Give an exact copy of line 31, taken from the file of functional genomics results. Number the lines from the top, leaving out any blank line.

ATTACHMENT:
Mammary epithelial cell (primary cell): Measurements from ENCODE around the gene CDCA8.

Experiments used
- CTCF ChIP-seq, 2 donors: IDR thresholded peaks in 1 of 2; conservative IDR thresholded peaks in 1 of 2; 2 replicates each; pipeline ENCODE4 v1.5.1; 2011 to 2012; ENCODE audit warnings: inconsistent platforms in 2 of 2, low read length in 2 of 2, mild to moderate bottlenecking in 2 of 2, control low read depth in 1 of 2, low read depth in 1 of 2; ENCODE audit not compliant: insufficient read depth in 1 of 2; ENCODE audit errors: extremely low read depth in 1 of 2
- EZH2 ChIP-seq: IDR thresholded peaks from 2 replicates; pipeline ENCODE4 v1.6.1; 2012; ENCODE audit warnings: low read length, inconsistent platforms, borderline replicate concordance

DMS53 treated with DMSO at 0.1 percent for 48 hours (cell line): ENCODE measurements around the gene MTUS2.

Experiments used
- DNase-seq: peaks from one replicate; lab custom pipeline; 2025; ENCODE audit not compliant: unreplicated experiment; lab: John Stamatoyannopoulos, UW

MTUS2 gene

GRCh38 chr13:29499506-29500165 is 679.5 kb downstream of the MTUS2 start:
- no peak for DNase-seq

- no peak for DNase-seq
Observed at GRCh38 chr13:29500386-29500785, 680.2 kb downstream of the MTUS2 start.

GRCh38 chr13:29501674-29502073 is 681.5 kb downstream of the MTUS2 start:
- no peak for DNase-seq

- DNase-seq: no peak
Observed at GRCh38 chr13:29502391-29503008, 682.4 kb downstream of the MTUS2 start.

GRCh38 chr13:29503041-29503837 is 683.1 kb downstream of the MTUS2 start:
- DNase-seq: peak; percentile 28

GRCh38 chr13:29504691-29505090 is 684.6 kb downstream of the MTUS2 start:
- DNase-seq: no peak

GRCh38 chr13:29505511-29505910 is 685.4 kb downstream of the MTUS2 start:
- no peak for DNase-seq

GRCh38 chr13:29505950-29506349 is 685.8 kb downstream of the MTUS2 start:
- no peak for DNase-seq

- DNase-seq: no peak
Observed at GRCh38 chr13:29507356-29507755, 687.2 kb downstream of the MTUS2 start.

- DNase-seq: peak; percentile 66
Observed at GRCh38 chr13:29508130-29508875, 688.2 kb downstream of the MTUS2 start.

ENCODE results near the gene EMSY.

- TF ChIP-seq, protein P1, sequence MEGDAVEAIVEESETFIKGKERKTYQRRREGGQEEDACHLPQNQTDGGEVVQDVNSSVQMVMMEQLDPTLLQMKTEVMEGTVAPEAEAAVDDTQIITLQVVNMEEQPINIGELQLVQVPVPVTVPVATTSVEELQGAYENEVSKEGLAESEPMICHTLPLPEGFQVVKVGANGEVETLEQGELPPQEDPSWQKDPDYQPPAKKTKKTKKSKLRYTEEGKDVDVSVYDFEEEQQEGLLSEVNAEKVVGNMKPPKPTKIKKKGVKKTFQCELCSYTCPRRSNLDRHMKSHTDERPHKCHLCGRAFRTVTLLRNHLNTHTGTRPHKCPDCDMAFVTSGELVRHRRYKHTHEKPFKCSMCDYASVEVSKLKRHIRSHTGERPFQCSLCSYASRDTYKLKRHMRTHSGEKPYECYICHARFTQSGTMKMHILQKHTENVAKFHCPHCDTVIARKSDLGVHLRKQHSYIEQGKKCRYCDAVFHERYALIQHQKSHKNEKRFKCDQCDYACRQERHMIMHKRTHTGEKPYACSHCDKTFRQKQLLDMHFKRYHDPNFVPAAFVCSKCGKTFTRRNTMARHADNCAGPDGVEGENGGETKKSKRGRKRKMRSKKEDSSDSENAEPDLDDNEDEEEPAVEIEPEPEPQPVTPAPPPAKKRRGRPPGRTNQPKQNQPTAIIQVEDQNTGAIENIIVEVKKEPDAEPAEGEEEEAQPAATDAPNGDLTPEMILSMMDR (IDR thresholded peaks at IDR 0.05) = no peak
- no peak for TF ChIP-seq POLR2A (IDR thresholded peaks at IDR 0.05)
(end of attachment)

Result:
- no peak for TF ChIP-seq POLR2A (IDR thresholded peaks at IDR 0.05)